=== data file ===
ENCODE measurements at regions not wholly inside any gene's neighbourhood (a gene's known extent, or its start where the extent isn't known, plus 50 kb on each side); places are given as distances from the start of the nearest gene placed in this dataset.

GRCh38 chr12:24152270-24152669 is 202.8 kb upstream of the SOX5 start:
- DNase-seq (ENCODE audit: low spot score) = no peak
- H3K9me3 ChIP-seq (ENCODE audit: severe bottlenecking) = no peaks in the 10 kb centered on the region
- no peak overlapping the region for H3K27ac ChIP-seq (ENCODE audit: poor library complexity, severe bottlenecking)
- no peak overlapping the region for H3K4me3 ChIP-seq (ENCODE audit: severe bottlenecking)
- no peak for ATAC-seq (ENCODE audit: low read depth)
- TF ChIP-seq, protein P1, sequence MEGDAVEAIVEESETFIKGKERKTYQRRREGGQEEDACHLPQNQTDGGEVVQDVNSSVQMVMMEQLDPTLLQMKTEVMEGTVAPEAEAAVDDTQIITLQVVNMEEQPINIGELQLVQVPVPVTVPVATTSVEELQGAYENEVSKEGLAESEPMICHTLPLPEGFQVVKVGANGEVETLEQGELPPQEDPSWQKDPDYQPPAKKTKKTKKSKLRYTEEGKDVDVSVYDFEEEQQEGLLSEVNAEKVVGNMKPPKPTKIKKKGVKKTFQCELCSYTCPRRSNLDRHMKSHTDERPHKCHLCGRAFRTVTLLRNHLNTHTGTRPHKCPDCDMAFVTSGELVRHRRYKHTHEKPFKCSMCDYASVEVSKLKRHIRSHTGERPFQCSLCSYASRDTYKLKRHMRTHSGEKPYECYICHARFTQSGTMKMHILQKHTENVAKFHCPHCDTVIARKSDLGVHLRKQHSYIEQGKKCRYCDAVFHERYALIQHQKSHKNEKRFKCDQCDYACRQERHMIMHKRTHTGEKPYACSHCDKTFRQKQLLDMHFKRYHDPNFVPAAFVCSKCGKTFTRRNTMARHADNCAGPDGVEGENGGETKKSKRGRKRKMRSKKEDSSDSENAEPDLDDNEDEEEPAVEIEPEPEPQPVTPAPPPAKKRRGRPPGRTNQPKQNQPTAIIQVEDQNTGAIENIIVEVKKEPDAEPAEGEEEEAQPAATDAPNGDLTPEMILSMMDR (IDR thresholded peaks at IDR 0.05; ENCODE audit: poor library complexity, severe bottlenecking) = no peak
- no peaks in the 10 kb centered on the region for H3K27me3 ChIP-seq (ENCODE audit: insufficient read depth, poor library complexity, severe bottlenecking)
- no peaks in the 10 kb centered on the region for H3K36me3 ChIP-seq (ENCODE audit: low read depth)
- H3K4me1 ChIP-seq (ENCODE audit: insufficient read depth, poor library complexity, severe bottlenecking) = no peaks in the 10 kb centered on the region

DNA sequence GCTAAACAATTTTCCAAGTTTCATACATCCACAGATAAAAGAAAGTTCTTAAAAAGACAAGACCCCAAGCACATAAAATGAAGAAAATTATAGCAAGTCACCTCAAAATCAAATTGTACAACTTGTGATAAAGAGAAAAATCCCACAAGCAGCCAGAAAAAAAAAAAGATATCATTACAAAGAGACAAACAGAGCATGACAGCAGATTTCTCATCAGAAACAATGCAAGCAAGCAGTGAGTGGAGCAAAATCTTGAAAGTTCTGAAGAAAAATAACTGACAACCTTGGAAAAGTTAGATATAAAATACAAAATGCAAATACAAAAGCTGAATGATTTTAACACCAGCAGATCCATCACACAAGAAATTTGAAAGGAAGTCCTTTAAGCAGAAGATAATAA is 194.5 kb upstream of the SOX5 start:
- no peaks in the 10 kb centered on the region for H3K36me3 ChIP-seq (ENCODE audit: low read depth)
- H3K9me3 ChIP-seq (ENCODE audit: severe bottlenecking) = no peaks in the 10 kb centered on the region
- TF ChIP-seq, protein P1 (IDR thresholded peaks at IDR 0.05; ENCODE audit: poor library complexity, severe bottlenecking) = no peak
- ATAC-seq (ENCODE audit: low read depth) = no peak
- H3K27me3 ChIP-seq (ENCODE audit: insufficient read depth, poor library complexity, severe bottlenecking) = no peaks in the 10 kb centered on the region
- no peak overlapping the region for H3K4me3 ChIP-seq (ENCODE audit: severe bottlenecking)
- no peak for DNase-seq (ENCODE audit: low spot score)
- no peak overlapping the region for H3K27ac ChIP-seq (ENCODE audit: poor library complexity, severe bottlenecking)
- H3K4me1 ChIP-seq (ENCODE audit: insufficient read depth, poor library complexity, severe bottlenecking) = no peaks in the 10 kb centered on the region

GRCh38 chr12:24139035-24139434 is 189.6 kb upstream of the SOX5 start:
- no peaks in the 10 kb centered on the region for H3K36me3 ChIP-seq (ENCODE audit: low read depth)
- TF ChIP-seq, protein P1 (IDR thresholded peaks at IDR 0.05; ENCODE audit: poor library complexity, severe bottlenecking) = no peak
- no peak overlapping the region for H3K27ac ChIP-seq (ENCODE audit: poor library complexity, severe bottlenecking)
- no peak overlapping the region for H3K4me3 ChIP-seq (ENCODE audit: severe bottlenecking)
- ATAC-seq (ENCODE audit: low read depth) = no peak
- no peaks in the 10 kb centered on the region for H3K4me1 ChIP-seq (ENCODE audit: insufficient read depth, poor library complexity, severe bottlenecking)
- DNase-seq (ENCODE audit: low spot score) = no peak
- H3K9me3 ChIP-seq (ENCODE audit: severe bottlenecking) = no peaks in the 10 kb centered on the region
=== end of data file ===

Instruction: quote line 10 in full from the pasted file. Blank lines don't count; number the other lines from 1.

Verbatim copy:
- no peaks in the 10 kb centered on the region for H3K36me3 ChIP-seq (ENCODE audit: low read depth)